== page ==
Anarchy in the U.S.A.
The roots of American disorder.
Nov 28, 2011, Vol. 17, No. 11 • By MATTHEW CONTINETTI
In the speech, Owen shared his dream of cooperative villages where workers would see their poverty alleviated and their spirits transformed. Inspired by the success of his New Lanark community in Scotland, where employees lived in hospitable conditions and the children of laborers received early childhood and primary education, Owen hoped to bring to America exquisitely planned spaces where a new, improved mankind would come into being. Owen thought his scientifically organized village would “lead to that state of virtue, intelligence, enjoyment, and happiness, in practice, which has been foretold by the sages of past times, and would at some distant period become the lot of the human race!” Utopia, according to Owen, was not confined to the printed page. Utopia could be realized.
The site of his American utopia would be New Harmony, on the Wabash River in southwest Indiana. Owen welcomed residents to his colony that April. “I am come to this country,” he told them, “to introduce an entire new state of society, to change it from the ignorant, selfish system, to an enlightened social system which shall gradually unite all interests into one, and remove all cause for contests between individuals.” There would be no 1 percent versus the 99 percent in New Harmony.
Things did not work as planned, however. Structuring a community along rational lines was extremely difficult. There weren’t enough skilled laborers. Many of the residents were lazy. Shortages were commonplace. Central planning hampered the efficient allocation of meals. Factions split off from the main group. The community closely monitored the activities and beliefs of every member. Alcohol was banned. Children were separated from their parents; one later said she saw her “father and mother twice in two years.” Owen expelled malcontents. Only his generous subsidies held New Harmony together.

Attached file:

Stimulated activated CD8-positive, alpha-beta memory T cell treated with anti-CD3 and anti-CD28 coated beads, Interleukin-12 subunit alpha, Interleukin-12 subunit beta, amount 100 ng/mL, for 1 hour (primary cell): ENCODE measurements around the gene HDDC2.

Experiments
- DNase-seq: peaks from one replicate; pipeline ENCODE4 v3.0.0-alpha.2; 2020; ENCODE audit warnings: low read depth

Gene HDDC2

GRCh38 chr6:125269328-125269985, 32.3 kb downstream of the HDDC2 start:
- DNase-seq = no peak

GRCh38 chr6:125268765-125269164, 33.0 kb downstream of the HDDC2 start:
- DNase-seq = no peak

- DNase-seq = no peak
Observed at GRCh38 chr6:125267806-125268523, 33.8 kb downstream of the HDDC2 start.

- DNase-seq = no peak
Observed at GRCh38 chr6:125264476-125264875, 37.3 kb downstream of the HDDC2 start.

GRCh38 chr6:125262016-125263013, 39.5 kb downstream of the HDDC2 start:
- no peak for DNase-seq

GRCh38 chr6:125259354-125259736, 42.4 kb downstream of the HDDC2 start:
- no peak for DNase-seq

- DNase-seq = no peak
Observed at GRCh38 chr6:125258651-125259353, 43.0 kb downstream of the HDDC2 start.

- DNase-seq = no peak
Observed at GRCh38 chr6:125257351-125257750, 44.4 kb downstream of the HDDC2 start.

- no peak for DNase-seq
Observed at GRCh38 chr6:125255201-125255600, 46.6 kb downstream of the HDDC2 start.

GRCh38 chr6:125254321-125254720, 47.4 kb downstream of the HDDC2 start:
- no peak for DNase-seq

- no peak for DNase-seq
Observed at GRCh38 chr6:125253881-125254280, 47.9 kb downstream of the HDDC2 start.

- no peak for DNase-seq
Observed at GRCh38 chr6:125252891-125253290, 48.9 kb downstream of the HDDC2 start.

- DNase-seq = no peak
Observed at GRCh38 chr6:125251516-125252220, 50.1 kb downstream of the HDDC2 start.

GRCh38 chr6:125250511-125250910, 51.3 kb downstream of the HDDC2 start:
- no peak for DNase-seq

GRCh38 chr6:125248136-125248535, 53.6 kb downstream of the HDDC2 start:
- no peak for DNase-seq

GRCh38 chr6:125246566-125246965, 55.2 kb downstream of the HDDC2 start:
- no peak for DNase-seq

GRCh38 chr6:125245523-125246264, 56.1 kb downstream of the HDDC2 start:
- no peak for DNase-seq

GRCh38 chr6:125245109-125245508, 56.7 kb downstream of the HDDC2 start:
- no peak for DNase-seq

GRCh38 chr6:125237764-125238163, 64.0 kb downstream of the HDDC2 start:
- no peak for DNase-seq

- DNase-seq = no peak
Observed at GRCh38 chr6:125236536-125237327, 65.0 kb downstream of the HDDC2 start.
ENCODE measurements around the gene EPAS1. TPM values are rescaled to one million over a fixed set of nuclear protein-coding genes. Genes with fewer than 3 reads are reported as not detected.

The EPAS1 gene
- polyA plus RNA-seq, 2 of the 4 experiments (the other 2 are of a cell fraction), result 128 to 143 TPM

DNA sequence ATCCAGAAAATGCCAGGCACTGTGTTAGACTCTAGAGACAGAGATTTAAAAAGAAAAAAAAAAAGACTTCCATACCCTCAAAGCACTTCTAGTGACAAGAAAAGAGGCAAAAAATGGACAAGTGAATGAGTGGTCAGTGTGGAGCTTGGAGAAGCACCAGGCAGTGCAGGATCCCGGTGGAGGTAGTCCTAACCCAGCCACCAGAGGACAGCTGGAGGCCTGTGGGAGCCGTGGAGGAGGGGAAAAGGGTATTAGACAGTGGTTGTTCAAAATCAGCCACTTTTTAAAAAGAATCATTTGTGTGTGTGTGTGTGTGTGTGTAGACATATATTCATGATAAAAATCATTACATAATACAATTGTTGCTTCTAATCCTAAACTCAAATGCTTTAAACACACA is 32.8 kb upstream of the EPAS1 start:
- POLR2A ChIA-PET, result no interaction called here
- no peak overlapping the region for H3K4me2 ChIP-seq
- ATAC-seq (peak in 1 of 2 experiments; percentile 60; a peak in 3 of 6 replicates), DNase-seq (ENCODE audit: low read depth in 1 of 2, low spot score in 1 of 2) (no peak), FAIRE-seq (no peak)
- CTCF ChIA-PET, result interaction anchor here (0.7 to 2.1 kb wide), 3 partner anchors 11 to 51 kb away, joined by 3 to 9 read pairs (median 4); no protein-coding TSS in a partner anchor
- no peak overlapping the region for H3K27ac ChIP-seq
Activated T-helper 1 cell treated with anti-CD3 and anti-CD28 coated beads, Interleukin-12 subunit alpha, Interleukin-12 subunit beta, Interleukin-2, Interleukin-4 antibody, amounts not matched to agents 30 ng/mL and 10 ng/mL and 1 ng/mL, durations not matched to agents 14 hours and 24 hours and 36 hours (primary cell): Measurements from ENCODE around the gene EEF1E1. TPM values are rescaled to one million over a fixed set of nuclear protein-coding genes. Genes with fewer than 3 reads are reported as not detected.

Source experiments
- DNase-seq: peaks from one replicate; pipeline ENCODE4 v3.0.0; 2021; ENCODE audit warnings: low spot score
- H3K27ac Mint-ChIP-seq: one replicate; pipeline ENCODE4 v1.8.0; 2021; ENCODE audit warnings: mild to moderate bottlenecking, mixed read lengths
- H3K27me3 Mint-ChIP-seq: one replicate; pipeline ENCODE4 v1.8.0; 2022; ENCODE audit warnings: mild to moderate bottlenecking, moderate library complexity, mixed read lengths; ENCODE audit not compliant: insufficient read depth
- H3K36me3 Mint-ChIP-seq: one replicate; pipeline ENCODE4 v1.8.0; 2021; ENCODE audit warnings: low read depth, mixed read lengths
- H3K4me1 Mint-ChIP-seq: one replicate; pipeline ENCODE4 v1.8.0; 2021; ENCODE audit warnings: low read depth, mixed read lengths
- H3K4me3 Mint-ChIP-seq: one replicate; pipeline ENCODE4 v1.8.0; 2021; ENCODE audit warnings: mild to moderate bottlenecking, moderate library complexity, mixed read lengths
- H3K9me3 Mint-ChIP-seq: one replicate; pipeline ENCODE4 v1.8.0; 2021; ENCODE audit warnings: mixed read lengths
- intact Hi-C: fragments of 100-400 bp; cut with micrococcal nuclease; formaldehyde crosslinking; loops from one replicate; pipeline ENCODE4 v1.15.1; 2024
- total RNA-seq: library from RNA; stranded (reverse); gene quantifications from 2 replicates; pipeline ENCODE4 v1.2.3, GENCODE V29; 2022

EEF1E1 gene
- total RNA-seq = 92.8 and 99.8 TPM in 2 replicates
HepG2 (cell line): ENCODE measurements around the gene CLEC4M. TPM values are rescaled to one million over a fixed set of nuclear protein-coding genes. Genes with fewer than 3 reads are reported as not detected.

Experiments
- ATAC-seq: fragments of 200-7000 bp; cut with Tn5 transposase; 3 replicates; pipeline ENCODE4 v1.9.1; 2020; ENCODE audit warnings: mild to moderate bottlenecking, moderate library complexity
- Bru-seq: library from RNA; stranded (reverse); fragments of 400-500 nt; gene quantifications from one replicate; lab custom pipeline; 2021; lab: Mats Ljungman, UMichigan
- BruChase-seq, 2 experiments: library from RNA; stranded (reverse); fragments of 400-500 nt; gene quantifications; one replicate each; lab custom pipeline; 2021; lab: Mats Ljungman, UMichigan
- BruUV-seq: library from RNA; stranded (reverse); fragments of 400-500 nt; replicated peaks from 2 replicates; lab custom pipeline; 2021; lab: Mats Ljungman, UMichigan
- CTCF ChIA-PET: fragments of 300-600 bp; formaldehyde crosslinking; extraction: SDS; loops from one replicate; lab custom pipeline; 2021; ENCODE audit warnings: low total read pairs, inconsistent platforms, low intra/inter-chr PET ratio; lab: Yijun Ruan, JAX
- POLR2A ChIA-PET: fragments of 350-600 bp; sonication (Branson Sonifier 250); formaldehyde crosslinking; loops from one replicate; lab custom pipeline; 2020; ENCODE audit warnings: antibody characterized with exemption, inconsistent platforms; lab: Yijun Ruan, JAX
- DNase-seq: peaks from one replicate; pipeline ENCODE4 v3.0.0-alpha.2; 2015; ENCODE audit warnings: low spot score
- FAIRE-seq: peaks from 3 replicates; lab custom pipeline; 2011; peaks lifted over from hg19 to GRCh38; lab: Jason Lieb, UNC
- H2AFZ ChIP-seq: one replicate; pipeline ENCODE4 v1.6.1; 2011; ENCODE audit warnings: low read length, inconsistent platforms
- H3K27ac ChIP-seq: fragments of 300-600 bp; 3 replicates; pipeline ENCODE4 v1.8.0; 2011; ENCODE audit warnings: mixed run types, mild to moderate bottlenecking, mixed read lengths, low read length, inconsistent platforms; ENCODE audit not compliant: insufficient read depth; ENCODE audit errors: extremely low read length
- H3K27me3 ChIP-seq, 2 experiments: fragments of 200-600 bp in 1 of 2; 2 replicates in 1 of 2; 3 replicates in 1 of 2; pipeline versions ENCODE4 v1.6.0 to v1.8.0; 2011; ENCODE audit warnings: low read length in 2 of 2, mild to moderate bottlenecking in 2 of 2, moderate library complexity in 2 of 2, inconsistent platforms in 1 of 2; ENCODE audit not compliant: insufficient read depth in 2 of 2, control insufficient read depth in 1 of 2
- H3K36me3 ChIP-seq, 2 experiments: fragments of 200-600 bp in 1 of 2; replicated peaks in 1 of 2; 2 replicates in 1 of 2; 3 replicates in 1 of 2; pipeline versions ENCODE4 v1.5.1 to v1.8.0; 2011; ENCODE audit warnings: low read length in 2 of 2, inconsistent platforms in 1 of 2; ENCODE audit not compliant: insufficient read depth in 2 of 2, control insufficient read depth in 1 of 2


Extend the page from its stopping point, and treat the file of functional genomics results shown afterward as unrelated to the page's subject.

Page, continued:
And not for long. Owen’s “new empire of peace and good will to man” fell apart within four years. But the socialist utopian impulse lives on to this day. America
Historian J.P. Talmon wrote in Political Messianism (1960) that the American and European utopians “all shared the totalitarian-democratic expectation of some pre-ordained, all-embracing, and exclusive scheme of things, which was presumed to represent the better selves, the true interests, the genuine will and the real freedom of men.” The men and women behind the utopian movements drew inspiration from the French Revolution, which proclaimed the liberty, equality, and fraternity of all, and from the political philosophy of Jean-Jacques Rousseau, who taught that individuals born free and equal were made subservient and estranged through the institutions of society and private property. Lost freedom could be recovered by dismantling the obstacles that prevent man from being true to himself. The reconstruction of society along rational lines would allow us to reclaim the state of natural bliss that had been lost.
Utopianism attracts goofballs as light attracts moths. The postrevolutionary thinker Charles Fourier was a classic example. “He was an odd old bachelor,” Talmon writes, “a denizen of boarding houses, with the ways of an incurable pedant, loving cats and parrots, tending flowers; rather frightening with his uncanny fixed habits and air of mystery; brooding in immobile silence, but flying into a temper when anyone interfered in the slightest with his routine.” Fourier’s vision was mindboggling. If his plans were put into effect, Fourier believed, “anti-lions” and “anti-crocodiles” would one day transport people across the globe. Hens would lay so many eggs that the British national debt would be paid off in months. The possibility existed, in Fourier’s mind, that the oceans would turn into lemonade.